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Talking Turkey Bacon

by Erika Nicole Kendall

Ashley, a BGG2WL FB page subscriber, dropped a link on the page with the following question:

i know i’ve been linkbombing these past couple of days but after reading your blog, i’m starting to see everyday “food” as a challenge to my attempt to get healthy. why does this person say that bacon is better than turkey bacon?

What’s she referring to, here? This:

Pork bacon’s got a bad rap for wreaking havoc on your cholesterol. But is turkey bacon really any better?

The Truth: Stick with the pig. As far as calories go, the difference between “healthy” turkey bacon and “fatty” pig is negligible—and depending on the slice, turkey might sometimes tip the scales a touch more. Additionally, while turkey is indeed a leaner meat, turkey bacon isn’t made from 100 percent bird: One look at the ingredients list will show a long line of suspicious additives and extras that can’t possibly add anything of nutritional value. And finally, the sodium content of the turkey bacon is actually higher than what you’ll find in the kind that oinks—so if you’re worried about your blood pressure, opting for the original version is usually the smarter move.

Eat This Instead: Regular bacon. We like Hormel Black Label and Oscar Mayer Center Cut bacon for some low-cal, low-additive options. [source]

Grrr…

My answer to Ashley included the following:

Zinczenko has a point – LOTS of turkey bacon brands out there are, in fact, still hiding pork. They’re also put together using TONS of chemicals because turkey does not have a CUT of bacon. Bacon comes from a very specific part of the pig.

Turkey bacon is just put together pieces of turkey, sometimes held together by foreign substances, and maybe even dyed a certain color to make it appear to be more like bacon.What Zinczenko fails to address, though, is that people don’t choose turkey bacon over pork bacon just for “leaner bacon.” LOTS of us choose the turkey option because WE DONT EAT PORK.

So… that being said, the rare occasion that I eat turkey bacon – literally, once a year – I buy the ONE brand I’ve found that has NO artificial chemicals or strange substances.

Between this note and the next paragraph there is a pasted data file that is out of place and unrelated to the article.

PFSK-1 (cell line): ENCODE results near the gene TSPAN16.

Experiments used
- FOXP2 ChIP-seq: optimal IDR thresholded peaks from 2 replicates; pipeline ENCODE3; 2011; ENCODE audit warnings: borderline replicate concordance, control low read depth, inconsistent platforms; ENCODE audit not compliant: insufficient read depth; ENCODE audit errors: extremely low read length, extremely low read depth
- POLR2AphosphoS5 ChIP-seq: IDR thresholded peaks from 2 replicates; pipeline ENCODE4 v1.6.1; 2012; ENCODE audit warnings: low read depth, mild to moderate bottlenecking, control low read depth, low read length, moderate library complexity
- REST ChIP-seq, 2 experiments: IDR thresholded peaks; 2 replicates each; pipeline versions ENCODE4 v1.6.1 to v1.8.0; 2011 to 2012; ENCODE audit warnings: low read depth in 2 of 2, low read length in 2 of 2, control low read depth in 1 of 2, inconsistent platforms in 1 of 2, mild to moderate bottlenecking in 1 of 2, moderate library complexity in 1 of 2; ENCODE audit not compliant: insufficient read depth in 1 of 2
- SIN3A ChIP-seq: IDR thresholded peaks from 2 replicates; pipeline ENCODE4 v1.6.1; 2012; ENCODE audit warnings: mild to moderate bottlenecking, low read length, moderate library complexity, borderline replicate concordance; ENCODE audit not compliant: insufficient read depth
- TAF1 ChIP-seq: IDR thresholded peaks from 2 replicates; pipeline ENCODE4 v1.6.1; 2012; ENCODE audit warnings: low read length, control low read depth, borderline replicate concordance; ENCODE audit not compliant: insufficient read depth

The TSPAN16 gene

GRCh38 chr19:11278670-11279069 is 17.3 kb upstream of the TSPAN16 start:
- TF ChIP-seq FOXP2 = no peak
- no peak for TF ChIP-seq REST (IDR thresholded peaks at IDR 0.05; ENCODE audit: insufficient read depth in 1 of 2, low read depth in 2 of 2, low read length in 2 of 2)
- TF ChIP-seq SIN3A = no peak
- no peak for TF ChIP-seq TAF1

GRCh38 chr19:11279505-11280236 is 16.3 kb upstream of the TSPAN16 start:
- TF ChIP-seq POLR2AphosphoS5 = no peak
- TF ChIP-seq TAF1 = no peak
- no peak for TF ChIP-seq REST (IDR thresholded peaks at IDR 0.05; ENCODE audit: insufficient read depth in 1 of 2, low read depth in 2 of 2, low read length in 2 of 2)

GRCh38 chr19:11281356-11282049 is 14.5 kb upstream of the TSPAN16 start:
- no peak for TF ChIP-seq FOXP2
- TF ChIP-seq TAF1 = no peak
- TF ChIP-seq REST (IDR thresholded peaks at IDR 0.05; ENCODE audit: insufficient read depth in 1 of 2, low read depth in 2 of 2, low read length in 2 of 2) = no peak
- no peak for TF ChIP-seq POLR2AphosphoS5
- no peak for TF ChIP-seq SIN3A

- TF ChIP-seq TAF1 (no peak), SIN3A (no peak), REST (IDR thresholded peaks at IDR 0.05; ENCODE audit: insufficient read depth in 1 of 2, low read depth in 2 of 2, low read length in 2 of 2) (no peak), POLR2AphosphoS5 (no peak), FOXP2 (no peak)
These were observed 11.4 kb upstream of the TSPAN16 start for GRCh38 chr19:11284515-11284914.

What? Are you shocked that turkey bacon might have pork in it? Well, why wouldn’t it? If a manufacturer knows that you’re shooting for as authentic a bacon-flavor as possible, even though you’re buying a product that doesn’t really even have a cut of bacon in it… you think they’d pass up the opportunity to put pork in it? Knowing the pork would provide the flavor you’re after?

Surely, you jest!

And speaking of flavor… if you’re buying the wrong brand of turkey bacon? Rest assured it is as unclean as any pork bacon you might find. Foreign substances all over the place are included just to accommodate that “bacon-y goodness” you might find in pork.

Turkey bacon also benefits from a bit of a “health halo” that implies “since this is poultry, not pork, it must be better for you.” Trust me – fried chicken is never “better for you” than grilled steak. The details always matter. Always.

How is turkey bacon made? I knooooow y’all hate wikipedia, buuuut:

Turkey bacon is a meat product usually prepared from smoked, chopped and reformed turkey and commonly marketed as a low-fat alternative to traditional pork bacon. While turkey bacon can be used in place of regular bacon in some dishes, it cannot be used in recipes that require the higher fat content of pork bacon.

Emphasis on the “reformed.” That means “formed into a shape similar to what you’re used to expecting from pork bacon.” Let’s be real – turkey bacon requires a lot of work.

If you’re asking me, personally? I don’t bother. The last time I had turkey bacon would be sometime in May… it’s something I could leave or take. It’s pricey, for starters, and y’all know I’m cheap. But for anyone who wants to leave the swine behind… you can do turkey bacon in a decent fashion. I hit up the grocery store and took a couple of snapshots of the last brand I had.

That’s what it looks like on the front. On the back?

“Turkey thighs, water, sea salt, raw sugar, celery powder, paprika, onion powder, spice.” 30 calories a slice, 180mg of salt per slice, .5g of fat.

Know what you’re getting yourselves into – if you want turkey bacon, go with as minimalized an ingredient list as possible. This is a great start.

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32 comments

Reecie January 3, 2011 - 4:41 PM

I read that article and certainly did smile–as a pork bacon lover. lol i actually eat the Oscar Meyer Center Cut brand they suggested, and good Lord is it expensive! but better than the fattier brands.

poitreenmoshun January 3, 2011 - 4:46 PM

*wall slide* Not my turkey bacon! Dang E. FP strikes again!